Life vs. Death

As I look out over our congregation in multiples services each week, I always see faces that I don't recognize (especially since they’re wearing masks) -  but I love it! It affirms to me that God is growing and building His church in beautiful, coastal South Carolina. Seeing and meeting new people each week also shows me that LCC is alive. And living things always grow.

Growth often causes concern for some people. (You know the type of people I am referring to. They are the ones that state: "I like our church the way it is. We don’t need new people coming here. Why do we need to change the way we are doing something?")  

Change and growth can make some people feel threatened or intimidated at times. We like the tried and true and the comfort zones. 

But, if we find ourselves feeling that way, let's just get over it! 

Author Earl Thorton reminds us of what a live church looks like:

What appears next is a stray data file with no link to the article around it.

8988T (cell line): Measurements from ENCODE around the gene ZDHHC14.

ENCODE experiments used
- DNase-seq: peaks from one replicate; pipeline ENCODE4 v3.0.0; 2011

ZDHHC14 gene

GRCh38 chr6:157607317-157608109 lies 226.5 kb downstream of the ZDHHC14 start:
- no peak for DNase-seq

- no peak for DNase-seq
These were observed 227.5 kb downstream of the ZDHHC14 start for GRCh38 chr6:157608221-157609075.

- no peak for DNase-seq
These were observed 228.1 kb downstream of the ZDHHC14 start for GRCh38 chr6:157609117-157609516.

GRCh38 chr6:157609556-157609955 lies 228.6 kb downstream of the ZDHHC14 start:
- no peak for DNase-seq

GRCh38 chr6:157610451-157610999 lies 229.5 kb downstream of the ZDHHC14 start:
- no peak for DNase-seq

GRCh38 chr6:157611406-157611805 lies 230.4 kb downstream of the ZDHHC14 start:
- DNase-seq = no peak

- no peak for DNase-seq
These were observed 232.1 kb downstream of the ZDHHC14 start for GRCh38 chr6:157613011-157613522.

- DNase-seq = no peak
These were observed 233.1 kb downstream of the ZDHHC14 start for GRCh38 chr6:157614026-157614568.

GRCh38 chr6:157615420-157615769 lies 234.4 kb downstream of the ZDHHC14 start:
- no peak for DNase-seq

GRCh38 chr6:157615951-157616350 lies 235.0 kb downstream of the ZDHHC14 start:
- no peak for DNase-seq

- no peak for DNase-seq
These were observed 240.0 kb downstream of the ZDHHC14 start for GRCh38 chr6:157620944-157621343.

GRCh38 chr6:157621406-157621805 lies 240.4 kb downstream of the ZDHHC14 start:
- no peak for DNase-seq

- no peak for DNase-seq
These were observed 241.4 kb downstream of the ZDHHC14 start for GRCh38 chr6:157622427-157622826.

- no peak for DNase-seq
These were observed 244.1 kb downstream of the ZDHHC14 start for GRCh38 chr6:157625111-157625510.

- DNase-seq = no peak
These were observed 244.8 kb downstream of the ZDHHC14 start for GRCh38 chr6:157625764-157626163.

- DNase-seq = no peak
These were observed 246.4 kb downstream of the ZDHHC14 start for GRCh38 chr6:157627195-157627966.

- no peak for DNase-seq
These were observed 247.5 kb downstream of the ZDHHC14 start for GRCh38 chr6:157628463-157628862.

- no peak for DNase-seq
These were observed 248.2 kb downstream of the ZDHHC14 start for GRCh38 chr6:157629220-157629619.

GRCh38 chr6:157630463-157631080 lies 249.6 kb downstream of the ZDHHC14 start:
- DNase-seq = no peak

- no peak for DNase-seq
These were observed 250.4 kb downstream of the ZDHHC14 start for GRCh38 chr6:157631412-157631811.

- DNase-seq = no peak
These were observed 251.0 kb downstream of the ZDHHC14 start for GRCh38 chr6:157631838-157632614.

- Live churches have space problems: parking, seating, classrooms, etc. Dead churches don't have to worry about space.

- Live churches are always changing things. Dead churches don't have to - they just stay the same.

- Live churches have noisy children and teenagers. Dead churches are fairly quiet and serene.

- Live churches have a shortage of workers. Dead churches usually have a surplus.

- Live churches are always over-spending their budgets. Dead churches have full bank accounts.

- Live churches struggle to remember new names. In dead churches, everyone knows everyone - and they have for years.

- Live churches are always seeking to develop new leaders. Dead churches don't. They just keep recycling the same ones over and over.

- Live churches spend a lot on missions. Dead churches keep it all at home.

- Live churches are filled with givers. Dead churches are filled with tippers.

- Live churches operate primarily on faith. Dead churches operate totally on sight.

- Live churches evangelize. Dead churches fossilize.


The choice is yours. Will you choose life over death? Are you willing to change something in order to become more effective? 



What statements could I add to Thornton’s list?

What areas of my organization are showing life?

What areas of my organization are showing the signs of being very ill – if not already dead?